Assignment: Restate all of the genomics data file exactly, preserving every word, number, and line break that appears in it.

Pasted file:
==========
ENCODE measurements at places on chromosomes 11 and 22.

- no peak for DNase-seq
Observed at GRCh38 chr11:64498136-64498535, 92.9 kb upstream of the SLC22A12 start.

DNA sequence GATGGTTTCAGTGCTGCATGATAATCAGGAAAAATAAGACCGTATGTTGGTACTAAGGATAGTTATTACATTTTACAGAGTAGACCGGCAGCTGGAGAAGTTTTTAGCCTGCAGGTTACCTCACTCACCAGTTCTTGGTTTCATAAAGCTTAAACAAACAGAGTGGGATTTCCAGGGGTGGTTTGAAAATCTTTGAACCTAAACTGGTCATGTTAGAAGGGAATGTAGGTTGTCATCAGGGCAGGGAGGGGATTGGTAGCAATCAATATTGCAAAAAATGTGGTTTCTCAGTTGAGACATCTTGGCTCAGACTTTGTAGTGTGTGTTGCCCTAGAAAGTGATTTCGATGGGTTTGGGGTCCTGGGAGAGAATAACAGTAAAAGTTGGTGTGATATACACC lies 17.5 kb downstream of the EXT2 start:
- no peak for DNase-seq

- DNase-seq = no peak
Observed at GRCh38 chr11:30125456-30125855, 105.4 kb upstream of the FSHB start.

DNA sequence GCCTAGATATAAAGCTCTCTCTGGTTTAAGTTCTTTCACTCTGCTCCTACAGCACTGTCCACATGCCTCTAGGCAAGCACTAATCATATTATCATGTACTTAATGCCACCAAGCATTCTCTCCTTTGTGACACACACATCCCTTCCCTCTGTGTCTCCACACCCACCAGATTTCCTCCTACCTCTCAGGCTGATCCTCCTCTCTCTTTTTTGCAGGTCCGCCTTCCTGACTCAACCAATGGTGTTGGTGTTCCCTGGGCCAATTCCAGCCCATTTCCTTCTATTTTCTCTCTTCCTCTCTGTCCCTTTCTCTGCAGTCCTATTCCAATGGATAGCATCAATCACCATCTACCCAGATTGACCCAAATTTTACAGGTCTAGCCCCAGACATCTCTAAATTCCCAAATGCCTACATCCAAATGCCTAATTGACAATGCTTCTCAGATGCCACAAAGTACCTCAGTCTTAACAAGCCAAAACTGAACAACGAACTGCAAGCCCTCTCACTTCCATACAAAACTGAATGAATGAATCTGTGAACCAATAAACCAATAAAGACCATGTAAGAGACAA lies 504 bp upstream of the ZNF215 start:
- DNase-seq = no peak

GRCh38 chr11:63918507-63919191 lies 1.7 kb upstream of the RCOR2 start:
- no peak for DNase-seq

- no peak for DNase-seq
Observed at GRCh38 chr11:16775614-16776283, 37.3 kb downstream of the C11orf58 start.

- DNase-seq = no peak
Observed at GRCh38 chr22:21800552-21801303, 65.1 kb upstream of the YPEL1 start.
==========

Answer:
ENCODE measurements at places on chromosomes 11 and 22.

- no peak for DNase-seq
Observed at GRCh38 chr11:64498136-64498535, 92.9 kb upstream of the SLC22A12 start.

DNA sequence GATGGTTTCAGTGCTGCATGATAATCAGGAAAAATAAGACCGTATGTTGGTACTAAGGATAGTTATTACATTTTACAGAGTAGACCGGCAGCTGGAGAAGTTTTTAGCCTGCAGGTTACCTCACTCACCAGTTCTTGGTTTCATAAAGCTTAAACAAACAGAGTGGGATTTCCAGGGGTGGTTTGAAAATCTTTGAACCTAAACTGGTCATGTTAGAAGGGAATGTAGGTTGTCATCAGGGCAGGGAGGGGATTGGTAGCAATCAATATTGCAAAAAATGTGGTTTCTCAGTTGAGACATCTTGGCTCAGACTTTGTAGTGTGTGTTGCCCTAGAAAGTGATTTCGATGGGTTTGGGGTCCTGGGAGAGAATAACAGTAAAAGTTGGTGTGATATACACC lies 17.5 kb downstream of the EXT2 start:
- no peak for DNase-seq

- DNase-seq = no peak
Observed at GRCh38 chr11:30125456-30125855, 105.4 kb upstream of the FSHB start.

DNA sequence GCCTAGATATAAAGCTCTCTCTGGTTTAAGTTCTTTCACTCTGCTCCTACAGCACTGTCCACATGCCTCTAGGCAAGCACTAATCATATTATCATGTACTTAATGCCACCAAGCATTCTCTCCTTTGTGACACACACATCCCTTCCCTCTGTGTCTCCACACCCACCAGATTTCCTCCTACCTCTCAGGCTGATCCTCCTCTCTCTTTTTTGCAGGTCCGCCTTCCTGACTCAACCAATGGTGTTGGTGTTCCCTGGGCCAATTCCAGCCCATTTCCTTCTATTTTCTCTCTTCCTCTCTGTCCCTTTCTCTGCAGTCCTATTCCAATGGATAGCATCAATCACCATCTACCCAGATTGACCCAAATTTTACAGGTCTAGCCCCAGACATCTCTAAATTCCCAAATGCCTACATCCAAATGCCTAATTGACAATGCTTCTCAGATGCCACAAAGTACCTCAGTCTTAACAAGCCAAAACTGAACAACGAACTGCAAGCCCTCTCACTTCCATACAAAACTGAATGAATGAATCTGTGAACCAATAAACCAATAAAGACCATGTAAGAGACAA lies 504 bp upstream of the ZNF215 start:
- DNase-seq = no peak

GRCh38 chr11:63918507-63919191 lies 1.7 kb upstream of the RCOR2 start:
- no peak for DNase-seq

- no peak for DNase-seq
Observed at GRCh38 chr11:16775614-16776283, 37.3 kb downstream of the C11orf58 start.

- DNase-seq = no peak
Observed at GRCh38 chr22:21800552-21801303, 65.1 kb upstream of the YPEL1 start.